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COVID-19: Advice for older people

COVID-19: Advice for older people

Posted March 25, 2020
Health

Media Release: NZ Government

What you need to know right now to stay safe and healthy

From Wednesday 25th March 2020 at 11.59pm all New Zealanders must follow the rules for the government’s Alert Level 4. The Prime Minister has said that Alert Level 4 will be in place for 4 weeks but may last longer if COVID-19 is not under control at the end of that period.

Older people often have underlying health issues, including respiratory issues that make them more vulnerable to COVID-19, so it is especially important to follow the rules.

Alert Level 4 means that everyone must remain in their current living arrangements except for those deemed to be ‘essential’ workers. Find out more about the Alert Levels.

You will still be able to stay in your usual home with your family or housemates and get essential things you need such as groceries or prescriptions. Supermarkets and pharmacies will remain open but non-urgent health services might be cancelled to ensure healthcare workers can help where they are most needed.

If you do visit the supermarket, keep two metres apart from other people and follow good hygiene rules including washing your hands and covering your mouth or sneezing into your elbow. We also encourage anyone under seventy living with you to practice a spirit of manaakitanga and run these kinds of errands for you.

If you need a prescription, call your doctor and they will advise you if you should pick it up from the pharmacy or it can be delivered to your doorstep. Now’s the time to reach out to friends, family and neighbours for help if you need it. Cafes, restaurants and bars will all be closed while we remain in Level 4.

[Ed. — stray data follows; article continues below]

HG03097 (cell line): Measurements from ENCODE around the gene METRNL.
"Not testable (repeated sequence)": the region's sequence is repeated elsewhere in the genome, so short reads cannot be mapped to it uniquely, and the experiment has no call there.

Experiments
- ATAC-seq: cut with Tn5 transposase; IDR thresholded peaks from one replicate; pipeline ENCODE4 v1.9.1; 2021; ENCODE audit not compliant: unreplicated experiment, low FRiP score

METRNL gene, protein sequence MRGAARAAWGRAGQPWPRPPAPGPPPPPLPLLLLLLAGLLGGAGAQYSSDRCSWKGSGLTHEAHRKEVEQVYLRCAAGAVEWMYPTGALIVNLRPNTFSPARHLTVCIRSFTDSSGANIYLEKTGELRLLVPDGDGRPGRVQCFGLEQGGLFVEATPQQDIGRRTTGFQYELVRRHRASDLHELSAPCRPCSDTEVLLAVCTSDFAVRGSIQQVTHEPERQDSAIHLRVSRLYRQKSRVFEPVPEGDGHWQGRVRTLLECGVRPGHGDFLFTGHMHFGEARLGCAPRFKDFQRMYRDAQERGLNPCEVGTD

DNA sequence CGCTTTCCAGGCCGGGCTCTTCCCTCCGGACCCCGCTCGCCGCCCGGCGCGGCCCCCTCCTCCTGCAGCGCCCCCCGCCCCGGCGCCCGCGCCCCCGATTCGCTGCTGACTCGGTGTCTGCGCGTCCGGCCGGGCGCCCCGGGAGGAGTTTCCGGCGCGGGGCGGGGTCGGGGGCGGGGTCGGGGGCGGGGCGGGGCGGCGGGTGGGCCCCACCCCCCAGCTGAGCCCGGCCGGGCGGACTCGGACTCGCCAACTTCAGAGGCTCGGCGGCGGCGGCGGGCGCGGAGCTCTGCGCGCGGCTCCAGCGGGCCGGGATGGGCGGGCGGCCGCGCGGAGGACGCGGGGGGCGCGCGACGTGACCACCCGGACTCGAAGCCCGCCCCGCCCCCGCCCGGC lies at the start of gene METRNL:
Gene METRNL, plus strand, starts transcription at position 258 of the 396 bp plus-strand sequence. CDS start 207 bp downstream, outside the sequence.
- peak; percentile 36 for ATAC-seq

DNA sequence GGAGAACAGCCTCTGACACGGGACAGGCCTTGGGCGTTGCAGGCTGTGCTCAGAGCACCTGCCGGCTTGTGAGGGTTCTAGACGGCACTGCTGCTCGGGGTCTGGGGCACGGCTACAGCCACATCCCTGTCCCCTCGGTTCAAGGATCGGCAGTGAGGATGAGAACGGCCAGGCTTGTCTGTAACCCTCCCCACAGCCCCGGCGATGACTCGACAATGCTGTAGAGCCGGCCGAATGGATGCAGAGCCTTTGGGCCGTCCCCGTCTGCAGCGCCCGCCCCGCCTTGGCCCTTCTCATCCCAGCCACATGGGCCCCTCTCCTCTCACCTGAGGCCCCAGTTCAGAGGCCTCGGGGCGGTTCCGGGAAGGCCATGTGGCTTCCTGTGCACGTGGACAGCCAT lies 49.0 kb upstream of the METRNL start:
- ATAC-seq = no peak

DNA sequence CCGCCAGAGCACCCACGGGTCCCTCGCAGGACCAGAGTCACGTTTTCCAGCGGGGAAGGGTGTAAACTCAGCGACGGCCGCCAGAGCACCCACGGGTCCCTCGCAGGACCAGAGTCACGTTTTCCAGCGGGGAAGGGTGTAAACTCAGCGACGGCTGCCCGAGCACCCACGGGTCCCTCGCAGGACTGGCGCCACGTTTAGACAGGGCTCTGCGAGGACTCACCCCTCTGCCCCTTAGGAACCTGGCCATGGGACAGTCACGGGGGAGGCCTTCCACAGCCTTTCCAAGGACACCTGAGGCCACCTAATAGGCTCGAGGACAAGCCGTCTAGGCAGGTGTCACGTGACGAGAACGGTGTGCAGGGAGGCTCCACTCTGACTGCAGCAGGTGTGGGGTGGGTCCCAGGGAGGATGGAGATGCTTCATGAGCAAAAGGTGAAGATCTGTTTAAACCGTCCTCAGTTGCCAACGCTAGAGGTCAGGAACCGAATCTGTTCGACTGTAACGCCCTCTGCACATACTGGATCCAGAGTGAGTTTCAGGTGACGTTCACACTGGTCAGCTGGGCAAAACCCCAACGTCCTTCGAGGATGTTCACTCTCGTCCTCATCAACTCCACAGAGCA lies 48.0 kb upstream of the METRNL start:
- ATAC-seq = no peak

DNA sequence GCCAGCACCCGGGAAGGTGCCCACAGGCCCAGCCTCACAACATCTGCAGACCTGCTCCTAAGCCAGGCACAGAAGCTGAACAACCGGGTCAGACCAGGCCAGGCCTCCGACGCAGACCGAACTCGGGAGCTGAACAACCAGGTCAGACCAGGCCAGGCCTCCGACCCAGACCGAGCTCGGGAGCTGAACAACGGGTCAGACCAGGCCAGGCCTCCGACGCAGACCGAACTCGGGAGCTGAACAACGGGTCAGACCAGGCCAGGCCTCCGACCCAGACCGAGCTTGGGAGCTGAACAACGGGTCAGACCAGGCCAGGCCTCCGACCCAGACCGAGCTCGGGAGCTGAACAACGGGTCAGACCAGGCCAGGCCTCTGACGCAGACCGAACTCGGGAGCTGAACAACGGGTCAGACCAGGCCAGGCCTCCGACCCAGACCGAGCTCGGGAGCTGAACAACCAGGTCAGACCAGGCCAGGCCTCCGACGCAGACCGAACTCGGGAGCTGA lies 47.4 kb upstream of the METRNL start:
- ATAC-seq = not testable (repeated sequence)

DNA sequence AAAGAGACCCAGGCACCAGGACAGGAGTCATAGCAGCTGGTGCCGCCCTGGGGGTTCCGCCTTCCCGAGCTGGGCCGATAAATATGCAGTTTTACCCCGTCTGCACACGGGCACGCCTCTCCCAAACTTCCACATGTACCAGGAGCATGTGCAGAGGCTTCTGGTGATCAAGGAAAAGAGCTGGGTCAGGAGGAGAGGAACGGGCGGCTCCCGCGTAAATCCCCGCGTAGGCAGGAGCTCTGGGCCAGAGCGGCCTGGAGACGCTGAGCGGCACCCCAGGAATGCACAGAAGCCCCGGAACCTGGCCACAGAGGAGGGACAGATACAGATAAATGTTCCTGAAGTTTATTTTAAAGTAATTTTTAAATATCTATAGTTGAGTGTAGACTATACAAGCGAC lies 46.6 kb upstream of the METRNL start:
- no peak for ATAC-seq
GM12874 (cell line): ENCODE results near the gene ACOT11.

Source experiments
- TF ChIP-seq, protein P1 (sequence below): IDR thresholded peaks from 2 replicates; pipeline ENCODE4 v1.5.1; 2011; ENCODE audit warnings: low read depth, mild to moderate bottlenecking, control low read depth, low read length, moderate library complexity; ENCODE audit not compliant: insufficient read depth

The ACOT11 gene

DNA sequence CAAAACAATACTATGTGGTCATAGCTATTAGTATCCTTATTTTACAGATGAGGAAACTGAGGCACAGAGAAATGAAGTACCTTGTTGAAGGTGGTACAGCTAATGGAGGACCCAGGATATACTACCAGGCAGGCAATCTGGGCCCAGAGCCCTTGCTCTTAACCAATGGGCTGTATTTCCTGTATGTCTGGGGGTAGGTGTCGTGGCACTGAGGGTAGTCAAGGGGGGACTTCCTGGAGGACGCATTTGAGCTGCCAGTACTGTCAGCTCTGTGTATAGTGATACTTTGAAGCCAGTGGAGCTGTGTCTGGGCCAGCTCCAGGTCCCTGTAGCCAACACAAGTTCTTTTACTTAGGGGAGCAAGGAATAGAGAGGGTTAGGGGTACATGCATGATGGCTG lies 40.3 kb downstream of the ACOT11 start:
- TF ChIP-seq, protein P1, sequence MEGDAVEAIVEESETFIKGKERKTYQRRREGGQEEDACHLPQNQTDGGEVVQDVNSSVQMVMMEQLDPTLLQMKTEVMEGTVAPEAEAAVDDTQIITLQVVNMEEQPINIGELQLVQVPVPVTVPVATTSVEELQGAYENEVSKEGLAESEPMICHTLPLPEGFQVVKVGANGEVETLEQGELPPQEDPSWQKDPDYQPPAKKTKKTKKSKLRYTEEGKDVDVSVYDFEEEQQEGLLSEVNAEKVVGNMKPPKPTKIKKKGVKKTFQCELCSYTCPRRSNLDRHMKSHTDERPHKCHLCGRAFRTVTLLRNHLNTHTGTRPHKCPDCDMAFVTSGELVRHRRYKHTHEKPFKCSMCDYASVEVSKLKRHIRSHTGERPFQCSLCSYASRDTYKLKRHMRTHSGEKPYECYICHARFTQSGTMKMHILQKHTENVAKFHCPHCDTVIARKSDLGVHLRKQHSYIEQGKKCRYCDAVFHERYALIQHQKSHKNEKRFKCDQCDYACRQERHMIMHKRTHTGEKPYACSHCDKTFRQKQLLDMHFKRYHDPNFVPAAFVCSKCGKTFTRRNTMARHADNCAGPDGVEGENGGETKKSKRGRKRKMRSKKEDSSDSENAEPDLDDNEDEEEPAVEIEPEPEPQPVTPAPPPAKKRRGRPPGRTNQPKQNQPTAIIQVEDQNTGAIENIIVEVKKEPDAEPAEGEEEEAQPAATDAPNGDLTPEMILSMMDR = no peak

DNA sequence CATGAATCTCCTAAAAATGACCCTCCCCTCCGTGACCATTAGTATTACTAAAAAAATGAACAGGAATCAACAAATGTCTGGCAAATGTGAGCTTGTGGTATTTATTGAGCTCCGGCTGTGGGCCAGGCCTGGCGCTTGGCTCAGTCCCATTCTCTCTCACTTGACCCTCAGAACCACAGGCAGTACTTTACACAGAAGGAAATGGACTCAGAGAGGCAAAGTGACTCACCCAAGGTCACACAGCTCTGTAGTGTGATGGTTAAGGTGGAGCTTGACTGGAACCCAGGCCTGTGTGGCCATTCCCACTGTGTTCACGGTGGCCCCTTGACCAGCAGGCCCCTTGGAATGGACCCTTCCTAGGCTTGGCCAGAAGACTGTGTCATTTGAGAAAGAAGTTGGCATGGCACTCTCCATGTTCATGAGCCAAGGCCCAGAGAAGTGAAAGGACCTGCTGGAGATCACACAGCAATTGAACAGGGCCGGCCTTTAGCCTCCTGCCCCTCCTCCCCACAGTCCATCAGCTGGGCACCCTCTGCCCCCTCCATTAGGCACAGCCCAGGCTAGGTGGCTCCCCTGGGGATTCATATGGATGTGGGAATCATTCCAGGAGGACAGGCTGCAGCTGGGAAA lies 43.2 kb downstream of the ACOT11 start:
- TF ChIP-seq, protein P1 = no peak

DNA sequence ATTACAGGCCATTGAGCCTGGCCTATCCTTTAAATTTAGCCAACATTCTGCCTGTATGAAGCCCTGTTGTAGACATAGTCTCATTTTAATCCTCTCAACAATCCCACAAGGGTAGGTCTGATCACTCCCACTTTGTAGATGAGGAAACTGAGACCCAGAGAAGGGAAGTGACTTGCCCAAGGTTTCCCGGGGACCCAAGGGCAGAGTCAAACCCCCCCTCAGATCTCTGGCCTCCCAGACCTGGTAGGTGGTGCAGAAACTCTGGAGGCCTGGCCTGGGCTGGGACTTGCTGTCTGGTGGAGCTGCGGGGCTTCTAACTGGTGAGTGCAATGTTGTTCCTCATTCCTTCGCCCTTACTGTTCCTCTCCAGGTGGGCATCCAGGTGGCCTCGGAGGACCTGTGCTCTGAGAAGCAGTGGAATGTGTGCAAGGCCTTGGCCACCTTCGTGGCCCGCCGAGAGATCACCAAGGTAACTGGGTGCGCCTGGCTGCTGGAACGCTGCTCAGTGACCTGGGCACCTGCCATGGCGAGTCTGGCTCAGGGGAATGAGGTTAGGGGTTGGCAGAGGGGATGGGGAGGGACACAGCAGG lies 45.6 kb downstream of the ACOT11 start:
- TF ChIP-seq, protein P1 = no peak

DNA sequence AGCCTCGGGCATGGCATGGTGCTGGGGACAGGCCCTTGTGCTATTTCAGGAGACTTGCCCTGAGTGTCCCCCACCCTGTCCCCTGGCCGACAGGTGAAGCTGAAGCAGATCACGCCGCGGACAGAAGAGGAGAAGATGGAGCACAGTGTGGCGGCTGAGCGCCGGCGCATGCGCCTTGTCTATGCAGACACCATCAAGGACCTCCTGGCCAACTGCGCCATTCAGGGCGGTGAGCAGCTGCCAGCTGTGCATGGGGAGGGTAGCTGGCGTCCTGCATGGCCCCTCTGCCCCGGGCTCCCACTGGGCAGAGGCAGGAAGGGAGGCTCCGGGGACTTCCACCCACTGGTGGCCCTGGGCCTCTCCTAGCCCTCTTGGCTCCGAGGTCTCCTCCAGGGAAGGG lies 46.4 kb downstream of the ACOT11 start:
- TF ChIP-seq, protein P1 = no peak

Right now, the most important thing you can do is to avoid contracting COVID-19. This means being careful, clean and making a plan. Don’t be scared, be prepared.

Remember:Wash your hands regularly for at least 20 seconds using soap and water. This is especially important after; using the bathroom, coughing, sneezing or blowing your nose, getting home, eating or preparing food. Dry your hands too.

Avoid touching your nose, mouth or eyes unless you have washed your hands.

Stay away from sneezes. Two metres is a safe distance to stay from anybody sneezing. This is about the length of your couch or bed.

Cover your cough - If you need to cough or sneeze, cover your nose and mouth with your bent elbow or a tissue (then throw it in the bin).

If you feel at all unwell, make sure you stay at home until you feel better and try to stay in a separate room from people you live with.

Find the facts – lots of people are talking about COVID-19 right now. It can be confusing when lots of people are saying different things.

Make sure you get your information from official sources like the Ministry of Health and the COVID-19 website. If people tell you new information, ask where they got it from – make sure it’s official! Keep up to date with facts, not rumours.

Manage your mental wellbeing. Reach out to your family and whānau, friends and workmates. Sharing how we feel and offering support to others is important. We also recommend sticking to a routine such as having regular mealtimes, bedtimes and exercising. Tell yourself that how you are feeling is a normal reaction and will pass – it’s nothing to be afraid of.If you feel you are not coping, it is important to talk with a health professional. Call your regular health care provider or for support with grief, anxiety, distress or mental wellbeing, you can call or text 1737 – free, anytime, 24 hours a day, 7 days a week – to talk with a trained counsellor.

If you’re not sure who to contact for help, call the free government helpline on 0800 779 997 (8am–1am, 7 days a week).

And remember. If you’re feeling unwell call your GP before you visit. Or call Healthline on 0800 358 5453.